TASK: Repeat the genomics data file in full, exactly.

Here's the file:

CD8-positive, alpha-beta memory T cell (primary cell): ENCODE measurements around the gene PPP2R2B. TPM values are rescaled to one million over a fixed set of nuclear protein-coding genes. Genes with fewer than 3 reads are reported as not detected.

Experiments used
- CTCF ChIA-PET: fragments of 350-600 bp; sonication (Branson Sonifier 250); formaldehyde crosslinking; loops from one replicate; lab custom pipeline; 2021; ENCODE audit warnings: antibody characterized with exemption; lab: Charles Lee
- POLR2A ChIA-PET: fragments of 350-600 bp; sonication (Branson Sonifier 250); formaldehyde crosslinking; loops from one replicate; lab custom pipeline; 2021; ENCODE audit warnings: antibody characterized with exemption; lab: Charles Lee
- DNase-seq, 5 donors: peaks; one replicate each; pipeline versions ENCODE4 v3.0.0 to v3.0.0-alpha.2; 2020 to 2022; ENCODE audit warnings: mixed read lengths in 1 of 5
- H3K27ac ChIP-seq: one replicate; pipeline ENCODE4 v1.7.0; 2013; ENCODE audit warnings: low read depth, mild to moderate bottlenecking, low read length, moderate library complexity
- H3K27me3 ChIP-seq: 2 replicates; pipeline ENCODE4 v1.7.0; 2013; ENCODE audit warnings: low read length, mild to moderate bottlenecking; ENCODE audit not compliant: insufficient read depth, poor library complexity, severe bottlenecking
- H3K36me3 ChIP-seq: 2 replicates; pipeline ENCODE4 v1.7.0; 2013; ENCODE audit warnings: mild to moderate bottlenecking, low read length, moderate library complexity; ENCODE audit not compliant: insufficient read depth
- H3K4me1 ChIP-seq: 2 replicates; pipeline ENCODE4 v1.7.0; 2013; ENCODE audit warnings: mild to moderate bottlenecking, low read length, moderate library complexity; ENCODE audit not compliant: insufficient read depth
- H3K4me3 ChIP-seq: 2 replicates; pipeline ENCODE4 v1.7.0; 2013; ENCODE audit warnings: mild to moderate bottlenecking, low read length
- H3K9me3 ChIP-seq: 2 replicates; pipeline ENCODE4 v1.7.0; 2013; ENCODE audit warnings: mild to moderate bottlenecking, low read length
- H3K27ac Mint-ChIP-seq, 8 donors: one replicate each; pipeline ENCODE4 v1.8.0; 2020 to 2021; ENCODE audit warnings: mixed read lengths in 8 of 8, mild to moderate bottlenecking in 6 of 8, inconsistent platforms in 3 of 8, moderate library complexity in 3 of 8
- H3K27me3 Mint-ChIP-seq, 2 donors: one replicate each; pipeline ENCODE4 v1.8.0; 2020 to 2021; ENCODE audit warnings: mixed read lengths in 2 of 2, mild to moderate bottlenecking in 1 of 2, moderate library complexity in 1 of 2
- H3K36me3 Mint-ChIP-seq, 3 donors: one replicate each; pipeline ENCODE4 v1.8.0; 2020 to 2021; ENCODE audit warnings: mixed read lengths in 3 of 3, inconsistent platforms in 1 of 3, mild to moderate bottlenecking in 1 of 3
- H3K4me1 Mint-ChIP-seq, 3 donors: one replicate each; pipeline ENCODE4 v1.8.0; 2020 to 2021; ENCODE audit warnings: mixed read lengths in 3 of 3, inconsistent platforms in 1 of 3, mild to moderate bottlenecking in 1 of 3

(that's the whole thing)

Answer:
CD8-positive, alpha-beta memory T cell (primary cell): ENCODE measurements around the gene PPP2R2B. TPM values are rescaled to one million over a fixed set of nuclear protein-coding genes. Genes with fewer than 3 reads are reported as not detected.

Experiments used
- CTCF ChIA-PET: fragments of 350-600 bp; sonication (Branson Sonifier 250); formaldehyde crosslinking; loops from one replicate; lab custom pipeline; 2021; ENCODE audit warnings: antibody characterized with exemption; lab: Charles Lee
- POLR2A ChIA-PET: fragments of 350-600 bp; sonication (Branson Sonifier 250); formaldehyde crosslinking; loops from one replicate; lab custom pipeline; 2021; ENCODE audit warnings: antibody characterized with exemption; lab: Charles Lee
- DNase-seq, 5 donors: peaks; one replicate each; pipeline versions ENCODE4 v3.0.0 to v3.0.0-alpha.2; 2020 to 2022; ENCODE audit warnings: mixed read lengths in 1 of 5
- H3K27ac ChIP-seq: one replicate; pipeline ENCODE4 v1.7.0; 2013; ENCODE audit warnings: low read depth, mild to moderate bottlenecking, low read length, moderate library complexity
- H3K27me3 ChIP-seq: 2 replicates; pipeline ENCODE4 v1.7.0; 2013; ENCODE audit warnings: low read length, mild to moderate bottlenecking; ENCODE audit not compliant: insufficient read depth, poor library complexity, severe bottlenecking
- H3K36me3 ChIP-seq: 2 replicates; pipeline ENCODE4 v1.7.0; 2013; ENCODE audit warnings: mild to moderate bottlenecking, low read length, moderate library complexity; ENCODE audit not compliant: insufficient read depth
- H3K4me1 ChIP-seq: 2 replicates; pipeline ENCODE4 v1.7.0; 2013; ENCODE audit warnings: mild to moderate bottlenecking, low read length, moderate library complexity; ENCODE audit not compliant: insufficient read depth
- H3K4me3 ChIP-seq: 2 replicates; pipeline ENCODE4 v1.7.0; 2013; ENCODE audit warnings: mild to moderate bottlenecking, low read length
- H3K9me3 ChIP-seq: 2 replicates; pipeline ENCODE4 v1.7.0; 2013; ENCODE audit warnings: mild to moderate bottlenecking, low read length
- H3K27ac Mint-ChIP-seq, 8 donors: one replicate each; pipeline ENCODE4 v1.8.0; 2020 to 2021; ENCODE audit warnings: mixed read lengths in 8 of 8, mild to moderate bottlenecking in 6 of 8, inconsistent platforms in 3 of 8, moderate library complexity in 3 of 8
- H3K27me3 Mint-ChIP-seq, 2 donors: one replicate each; pipeline ENCODE4 v1.8.0; 2020 to 2021; ENCODE audit warnings: mixed read lengths in 2 of 2, mild to moderate bottlenecking in 1 of 2, moderate library complexity in 1 of 2
- H3K36me3 Mint-ChIP-seq, 3 donors: one replicate each; pipeline ENCODE4 v1.8.0; 2020 to 2021; ENCODE audit warnings: mixed read lengths in 3 of 3, inconsistent platforms in 1 of 3, mild to moderate bottlenecking in 1 of 3
- H3K4me1 Mint-ChIP-seq, 3 donors: one replicate each; pipeline ENCODE4 v1.8.0; 2020 to 2021; ENCODE audit warnings: mixed read lengths in 3 of 3, inconsistent platforms in 1 of 3, mild to moderate bottlenecking in 1 of 3